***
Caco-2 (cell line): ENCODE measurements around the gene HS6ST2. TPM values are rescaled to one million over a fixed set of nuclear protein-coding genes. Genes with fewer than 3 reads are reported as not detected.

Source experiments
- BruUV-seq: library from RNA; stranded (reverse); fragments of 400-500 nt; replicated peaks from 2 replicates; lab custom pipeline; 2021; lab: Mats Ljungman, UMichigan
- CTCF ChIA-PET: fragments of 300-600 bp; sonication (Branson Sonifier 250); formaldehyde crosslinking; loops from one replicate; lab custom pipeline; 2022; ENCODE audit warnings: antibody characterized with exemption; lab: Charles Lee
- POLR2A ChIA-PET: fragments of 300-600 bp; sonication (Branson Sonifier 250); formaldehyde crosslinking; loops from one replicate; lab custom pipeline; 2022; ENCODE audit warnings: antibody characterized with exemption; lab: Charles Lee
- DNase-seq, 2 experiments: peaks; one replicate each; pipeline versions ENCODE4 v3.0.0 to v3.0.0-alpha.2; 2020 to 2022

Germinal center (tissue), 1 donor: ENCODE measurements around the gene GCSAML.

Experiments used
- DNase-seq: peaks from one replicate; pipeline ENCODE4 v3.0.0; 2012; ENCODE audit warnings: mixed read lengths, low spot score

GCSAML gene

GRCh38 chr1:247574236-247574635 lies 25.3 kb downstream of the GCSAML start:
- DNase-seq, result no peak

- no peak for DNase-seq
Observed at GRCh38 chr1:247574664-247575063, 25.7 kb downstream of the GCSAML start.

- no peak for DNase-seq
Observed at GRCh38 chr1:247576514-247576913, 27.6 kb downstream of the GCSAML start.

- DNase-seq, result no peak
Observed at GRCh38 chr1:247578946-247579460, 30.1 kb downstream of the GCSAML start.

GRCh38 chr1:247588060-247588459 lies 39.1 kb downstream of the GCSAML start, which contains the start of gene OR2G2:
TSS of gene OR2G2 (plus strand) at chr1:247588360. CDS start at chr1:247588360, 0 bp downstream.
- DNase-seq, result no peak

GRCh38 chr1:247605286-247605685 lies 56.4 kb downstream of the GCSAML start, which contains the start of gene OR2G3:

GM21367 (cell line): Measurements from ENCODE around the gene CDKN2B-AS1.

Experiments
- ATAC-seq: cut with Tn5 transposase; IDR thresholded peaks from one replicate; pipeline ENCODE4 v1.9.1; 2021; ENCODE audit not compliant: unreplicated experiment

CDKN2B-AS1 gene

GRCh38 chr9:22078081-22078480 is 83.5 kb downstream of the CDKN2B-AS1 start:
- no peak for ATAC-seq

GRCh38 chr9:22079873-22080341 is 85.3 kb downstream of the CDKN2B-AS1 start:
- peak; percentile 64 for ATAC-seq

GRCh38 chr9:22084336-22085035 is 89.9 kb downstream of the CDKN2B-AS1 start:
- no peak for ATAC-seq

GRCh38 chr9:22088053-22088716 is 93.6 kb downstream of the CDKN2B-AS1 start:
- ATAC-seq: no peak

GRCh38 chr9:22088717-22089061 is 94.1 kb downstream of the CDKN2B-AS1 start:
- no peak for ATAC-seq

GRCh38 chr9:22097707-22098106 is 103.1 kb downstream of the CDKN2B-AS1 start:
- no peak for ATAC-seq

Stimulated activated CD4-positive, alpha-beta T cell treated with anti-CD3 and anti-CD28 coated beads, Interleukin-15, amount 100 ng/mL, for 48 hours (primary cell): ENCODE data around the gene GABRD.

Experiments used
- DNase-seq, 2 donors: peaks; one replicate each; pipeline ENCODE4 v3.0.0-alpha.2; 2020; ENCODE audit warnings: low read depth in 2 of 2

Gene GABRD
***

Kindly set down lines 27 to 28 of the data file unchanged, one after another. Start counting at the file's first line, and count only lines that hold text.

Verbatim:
GRCh38 chr9:22078081-22078480 is 83.5 kb downstream of the CDKN2B-AS1 start:
- no peak for ATAC-seq